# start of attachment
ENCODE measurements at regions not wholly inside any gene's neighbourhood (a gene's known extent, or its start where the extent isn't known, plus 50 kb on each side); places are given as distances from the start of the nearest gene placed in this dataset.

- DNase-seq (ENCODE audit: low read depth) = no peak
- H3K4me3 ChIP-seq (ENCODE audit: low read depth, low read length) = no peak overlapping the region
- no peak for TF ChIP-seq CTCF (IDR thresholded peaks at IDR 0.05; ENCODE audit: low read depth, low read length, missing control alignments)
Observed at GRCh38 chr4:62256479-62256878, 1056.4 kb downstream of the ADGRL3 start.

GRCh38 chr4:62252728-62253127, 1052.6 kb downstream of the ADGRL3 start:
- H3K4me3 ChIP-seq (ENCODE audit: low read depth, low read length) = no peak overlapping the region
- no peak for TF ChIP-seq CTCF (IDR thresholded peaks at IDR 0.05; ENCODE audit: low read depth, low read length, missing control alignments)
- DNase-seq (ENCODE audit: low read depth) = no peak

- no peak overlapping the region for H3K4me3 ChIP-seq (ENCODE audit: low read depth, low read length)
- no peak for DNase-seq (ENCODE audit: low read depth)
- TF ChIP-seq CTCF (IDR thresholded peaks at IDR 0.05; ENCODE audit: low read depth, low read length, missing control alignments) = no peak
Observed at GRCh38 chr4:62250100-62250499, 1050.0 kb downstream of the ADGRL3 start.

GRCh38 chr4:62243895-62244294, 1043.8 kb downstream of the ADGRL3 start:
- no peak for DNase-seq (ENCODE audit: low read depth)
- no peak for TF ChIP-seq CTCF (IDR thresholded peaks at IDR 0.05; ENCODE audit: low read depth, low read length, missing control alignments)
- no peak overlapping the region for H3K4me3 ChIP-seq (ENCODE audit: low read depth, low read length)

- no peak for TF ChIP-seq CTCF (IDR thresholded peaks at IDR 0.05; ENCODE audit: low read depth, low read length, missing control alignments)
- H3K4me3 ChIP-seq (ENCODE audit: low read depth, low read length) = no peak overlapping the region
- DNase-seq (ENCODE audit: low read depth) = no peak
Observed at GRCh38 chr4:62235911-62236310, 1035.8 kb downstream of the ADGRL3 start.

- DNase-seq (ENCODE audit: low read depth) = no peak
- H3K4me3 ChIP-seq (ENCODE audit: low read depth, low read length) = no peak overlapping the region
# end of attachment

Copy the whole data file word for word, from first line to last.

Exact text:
ENCODE measurements at regions not wholly inside any gene's neighbourhood (a gene's known extent, or its start where the extent isn't known, plus 50 kb on each side); places are given as distances from the start of the nearest gene placed in this dataset.

- DNase-seq (ENCODE audit: low read depth) = no peak
- H3K4me3 ChIP-seq (ENCODE audit: low read depth, low read length) = no peak overlapping the region
- no peak for TF ChIP-seq CTCF (IDR thresholded peaks at IDR 0.05; ENCODE audit: low read depth, low read length, missing control alignments)
Observed at GRCh38 chr4:62256479-62256878, 1056.4 kb downstream of the ADGRL3 start.

GRCh38 chr4:62252728-62253127, 1052.6 kb downstream of the ADGRL3 start:
- H3K4me3 ChIP-seq (ENCODE audit: low read depth, low read length) = no peak overlapping the region
- no peak for TF ChIP-seq CTCF (IDR thresholded peaks at IDR 0.05; ENCODE audit: low read depth, low read length, missing control alignments)
- DNase-seq (ENCODE audit: low read depth) = no peak

- no peak overlapping the region for H3K4me3 ChIP-seq (ENCODE audit: low read depth, low read length)
- no peak for DNase-seq (ENCODE audit: low read depth)
- TF ChIP-seq CTCF (IDR thresholded peaks at IDR 0.05; ENCODE audit: low read depth, low read length, missing control alignments) = no peak
Observed at GRCh38 chr4:62250100-62250499, 1050.0 kb downstream of the ADGRL3 start.

GRCh38 chr4:62243895-62244294, 1043.8 kb downstream of the ADGRL3 start:
- no peak for DNase-seq (ENCODE audit: low read depth)
- no peak for TF ChIP-seq CTCF (IDR thresholded peaks at IDR 0.05; ENCODE audit: low read depth, low read length, missing control alignments)
- no peak overlapping the region for H3K4me3 ChIP-seq (ENCODE audit: low read depth, low read length)

- no peak for TF ChIP-seq CTCF (IDR thresholded peaks at IDR 0.05; ENCODE audit: low read depth, low read length, missing control alignments)
- H3K4me3 ChIP-seq (ENCODE audit: low read depth, low read length) = no peak overlapping the region
- DNase-seq (ENCODE audit: low read depth) = no peak
Observed at GRCh38 chr4:62235911-62236310, 1035.8 kb downstream of the ADGRL3 start.

- DNase-seq (ENCODE audit: low read depth) = no peak
- H3K4me3 ChIP-seq (ENCODE audit: low read depth, low read length) = no peak overlapping the region